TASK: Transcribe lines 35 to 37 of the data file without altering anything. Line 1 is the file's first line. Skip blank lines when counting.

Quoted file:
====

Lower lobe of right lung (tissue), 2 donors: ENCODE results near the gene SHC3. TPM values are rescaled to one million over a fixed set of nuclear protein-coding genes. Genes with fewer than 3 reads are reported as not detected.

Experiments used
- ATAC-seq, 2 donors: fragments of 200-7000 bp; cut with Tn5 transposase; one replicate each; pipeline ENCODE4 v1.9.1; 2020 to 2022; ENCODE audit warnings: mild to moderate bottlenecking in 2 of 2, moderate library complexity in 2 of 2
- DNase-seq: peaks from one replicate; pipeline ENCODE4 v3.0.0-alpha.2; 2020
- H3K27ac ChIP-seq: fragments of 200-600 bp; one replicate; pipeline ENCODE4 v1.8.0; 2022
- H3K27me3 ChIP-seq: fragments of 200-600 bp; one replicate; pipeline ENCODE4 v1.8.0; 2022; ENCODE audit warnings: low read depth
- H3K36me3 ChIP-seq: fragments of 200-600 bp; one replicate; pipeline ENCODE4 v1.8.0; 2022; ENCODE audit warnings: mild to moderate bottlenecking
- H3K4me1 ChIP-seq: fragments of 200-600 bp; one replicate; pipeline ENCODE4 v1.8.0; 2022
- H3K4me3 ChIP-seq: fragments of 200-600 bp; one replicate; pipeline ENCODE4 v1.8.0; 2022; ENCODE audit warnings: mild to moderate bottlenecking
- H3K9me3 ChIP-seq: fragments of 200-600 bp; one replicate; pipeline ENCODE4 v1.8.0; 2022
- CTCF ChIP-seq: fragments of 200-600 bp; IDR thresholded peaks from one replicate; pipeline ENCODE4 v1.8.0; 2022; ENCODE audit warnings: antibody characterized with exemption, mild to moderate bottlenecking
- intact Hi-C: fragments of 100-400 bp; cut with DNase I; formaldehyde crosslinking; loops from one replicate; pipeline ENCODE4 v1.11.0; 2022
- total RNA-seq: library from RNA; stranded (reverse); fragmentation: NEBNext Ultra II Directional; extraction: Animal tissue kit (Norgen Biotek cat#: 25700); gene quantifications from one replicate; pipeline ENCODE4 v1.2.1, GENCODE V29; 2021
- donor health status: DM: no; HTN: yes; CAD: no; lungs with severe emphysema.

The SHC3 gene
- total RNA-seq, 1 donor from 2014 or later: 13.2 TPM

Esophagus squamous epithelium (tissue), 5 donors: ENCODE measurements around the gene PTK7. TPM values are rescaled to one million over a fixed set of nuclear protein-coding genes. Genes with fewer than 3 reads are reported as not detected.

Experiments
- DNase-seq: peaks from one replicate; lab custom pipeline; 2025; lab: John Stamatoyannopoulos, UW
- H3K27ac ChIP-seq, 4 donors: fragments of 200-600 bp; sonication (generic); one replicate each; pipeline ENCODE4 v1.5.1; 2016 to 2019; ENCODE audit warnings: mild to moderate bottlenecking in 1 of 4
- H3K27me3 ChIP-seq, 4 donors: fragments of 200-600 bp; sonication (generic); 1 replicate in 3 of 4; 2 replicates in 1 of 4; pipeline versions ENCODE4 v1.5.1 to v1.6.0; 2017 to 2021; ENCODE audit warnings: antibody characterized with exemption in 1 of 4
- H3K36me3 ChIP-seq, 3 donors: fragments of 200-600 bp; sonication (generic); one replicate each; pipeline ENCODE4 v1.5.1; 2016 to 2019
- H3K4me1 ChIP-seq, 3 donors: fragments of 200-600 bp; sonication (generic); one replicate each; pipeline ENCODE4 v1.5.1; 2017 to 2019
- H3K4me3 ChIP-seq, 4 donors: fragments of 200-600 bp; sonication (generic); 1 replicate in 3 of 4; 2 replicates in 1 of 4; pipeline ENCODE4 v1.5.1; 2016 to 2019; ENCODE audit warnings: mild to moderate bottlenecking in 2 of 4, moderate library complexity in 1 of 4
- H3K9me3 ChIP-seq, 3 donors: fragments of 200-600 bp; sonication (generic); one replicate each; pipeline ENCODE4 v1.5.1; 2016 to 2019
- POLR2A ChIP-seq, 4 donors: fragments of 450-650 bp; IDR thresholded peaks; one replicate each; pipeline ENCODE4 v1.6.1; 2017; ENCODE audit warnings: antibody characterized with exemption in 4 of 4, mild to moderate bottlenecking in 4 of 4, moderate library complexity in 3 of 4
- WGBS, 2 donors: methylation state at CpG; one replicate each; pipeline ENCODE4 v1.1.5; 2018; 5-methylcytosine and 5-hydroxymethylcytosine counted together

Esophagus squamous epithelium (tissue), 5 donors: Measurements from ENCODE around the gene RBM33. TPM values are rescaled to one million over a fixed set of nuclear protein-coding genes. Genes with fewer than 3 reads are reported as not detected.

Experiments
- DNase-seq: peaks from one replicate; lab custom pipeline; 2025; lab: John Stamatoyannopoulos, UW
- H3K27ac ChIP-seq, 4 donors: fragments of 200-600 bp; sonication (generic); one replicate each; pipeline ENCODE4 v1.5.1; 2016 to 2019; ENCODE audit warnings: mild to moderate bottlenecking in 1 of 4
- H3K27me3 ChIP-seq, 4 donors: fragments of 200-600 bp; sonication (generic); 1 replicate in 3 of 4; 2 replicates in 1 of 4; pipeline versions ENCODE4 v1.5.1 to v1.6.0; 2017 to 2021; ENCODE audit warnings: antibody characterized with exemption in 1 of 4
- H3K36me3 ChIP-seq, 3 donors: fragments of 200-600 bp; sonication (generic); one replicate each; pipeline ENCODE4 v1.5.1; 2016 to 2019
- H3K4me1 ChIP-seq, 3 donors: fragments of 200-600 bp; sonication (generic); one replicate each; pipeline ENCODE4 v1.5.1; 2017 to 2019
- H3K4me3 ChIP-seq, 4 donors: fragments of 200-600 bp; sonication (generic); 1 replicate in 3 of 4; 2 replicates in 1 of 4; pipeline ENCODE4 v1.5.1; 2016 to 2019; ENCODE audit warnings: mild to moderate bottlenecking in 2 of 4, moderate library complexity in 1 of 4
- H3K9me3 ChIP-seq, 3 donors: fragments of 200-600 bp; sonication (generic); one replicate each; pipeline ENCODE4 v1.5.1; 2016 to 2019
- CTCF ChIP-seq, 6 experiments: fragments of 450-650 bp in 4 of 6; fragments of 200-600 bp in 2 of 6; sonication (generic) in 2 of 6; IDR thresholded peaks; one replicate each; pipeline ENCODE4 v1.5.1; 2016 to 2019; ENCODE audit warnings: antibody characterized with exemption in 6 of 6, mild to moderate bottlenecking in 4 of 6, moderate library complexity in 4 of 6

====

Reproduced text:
- H3K4me3 ChIP-seq, 4 donors: fragments of 200-600 bp; sonication (generic); 1 replicate in 3 of 4; 2 replicates in 1 of 4; pipeline ENCODE4 v1.5.1; 2016 to 2019; ENCODE audit warnings: mild to moderate bottlenecking in 2 of 4, moderate library complexity in 1 of 4
- H3K9me3 ChIP-seq, 3 donors: fragments of 200-600 bp; sonication (generic); one replicate each; pipeline ENCODE4 v1.5.1; 2016 to 2019
- CTCF ChIP-seq, 6 experiments: fragments of 450-650 bp in 4 of 6; fragments of 200-600 bp in 2 of 6; sonication (generic) in 2 of 6; IDR thresholded peaks; one replicate each; pipeline ENCODE4 v1.5.1; 2016 to 2019; ENCODE audit warnings: antibody characterized with exemption in 6 of 6, mild to moderate bottlenecking in 4 of 6, moderate library complexity in 4 of 6